The first time it happens, it’s downright scary.
“What is her name? I’ve know her for years…”
“Why did I come in this room?”
Alzheimer’s is so prevalent, you can’t help but fear it.
Problem is, part of that fear is there because the mainstream never tells you how to prevent Alzheimer’s… or even that it’s possible. They only report on the drugs they’re developing that might help in 20 years.
What about now?
Well, for one thing, pomegranate extract protects against Alzheimer’s.
The science on this is sound, and well-established, although you’d be hard pressed to find it in the news.
Researchers didn’t know exactly how pomegranate worked its magic on brain health until recently. The college of pharmacy at the University of Rhode Island has a department called the Bioactive Botanical Research Laboratory, and they figured it out.
Turns out, the friendly microbes in your stomach perform an incredible transformation.
They turn powerful antioxidants called ellagitannins, which can’t cross the blood brain barrier, into “urolithins,” which can.
This compound created by our gut microbes is extremely powerful. Not only can it break down and prevent the formation of beta amyloid plaque, but urolithins increase lifespan in animals with Alzheimer’s.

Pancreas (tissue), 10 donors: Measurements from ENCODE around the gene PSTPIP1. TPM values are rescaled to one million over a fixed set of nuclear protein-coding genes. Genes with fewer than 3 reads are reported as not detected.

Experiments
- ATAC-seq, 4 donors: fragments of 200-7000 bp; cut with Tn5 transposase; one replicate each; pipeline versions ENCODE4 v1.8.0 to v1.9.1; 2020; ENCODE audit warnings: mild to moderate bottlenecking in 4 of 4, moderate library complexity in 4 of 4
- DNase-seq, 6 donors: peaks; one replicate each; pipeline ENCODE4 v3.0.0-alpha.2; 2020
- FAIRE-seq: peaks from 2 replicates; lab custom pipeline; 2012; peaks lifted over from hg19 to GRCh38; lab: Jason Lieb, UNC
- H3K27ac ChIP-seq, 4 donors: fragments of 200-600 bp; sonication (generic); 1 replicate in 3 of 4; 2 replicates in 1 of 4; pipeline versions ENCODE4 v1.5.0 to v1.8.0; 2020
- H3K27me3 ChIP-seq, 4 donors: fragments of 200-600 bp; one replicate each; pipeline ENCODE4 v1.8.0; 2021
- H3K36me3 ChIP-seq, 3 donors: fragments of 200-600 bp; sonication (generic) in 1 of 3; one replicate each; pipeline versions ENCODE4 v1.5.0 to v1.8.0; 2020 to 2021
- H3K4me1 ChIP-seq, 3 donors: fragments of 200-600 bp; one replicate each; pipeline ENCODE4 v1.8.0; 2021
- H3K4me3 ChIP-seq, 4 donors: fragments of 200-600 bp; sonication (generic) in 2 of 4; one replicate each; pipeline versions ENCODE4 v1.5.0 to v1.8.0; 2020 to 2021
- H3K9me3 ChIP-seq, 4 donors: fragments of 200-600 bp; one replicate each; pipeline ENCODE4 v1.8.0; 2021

So how do you put this to work in your own body?
Step 1) The first order of business is to maintain a healthy colony of gut microbes. That means eating prebiotic foods, which aid in healthy bacteria colonization. These include kefir and other fermented foods (kimchi and yogurt), asparagus, bananas, Jerusalem artichokes, oatmeal, and legumes.
You can also take a probiotic supplement, which contains live healthy microbes. They come in blends containing lactobacillus acidophilus and bifidus species. Make sure you buy one that has a wide variety of healthy species, and not just one or two.
Step 2) Use a quality pomegranate extract. Usually, foods are the best medicine for your body. But in this case, you can’t get enough polyphenols from the fruit of the juice, although both are otherwise healthy (if there’s no added sugar in the juice).
Look for an extract with ellagitannins, or at least a large volume of ellagic acid. One study shows that many of the most popular ones do not have this essential Alzheimer’s fighter.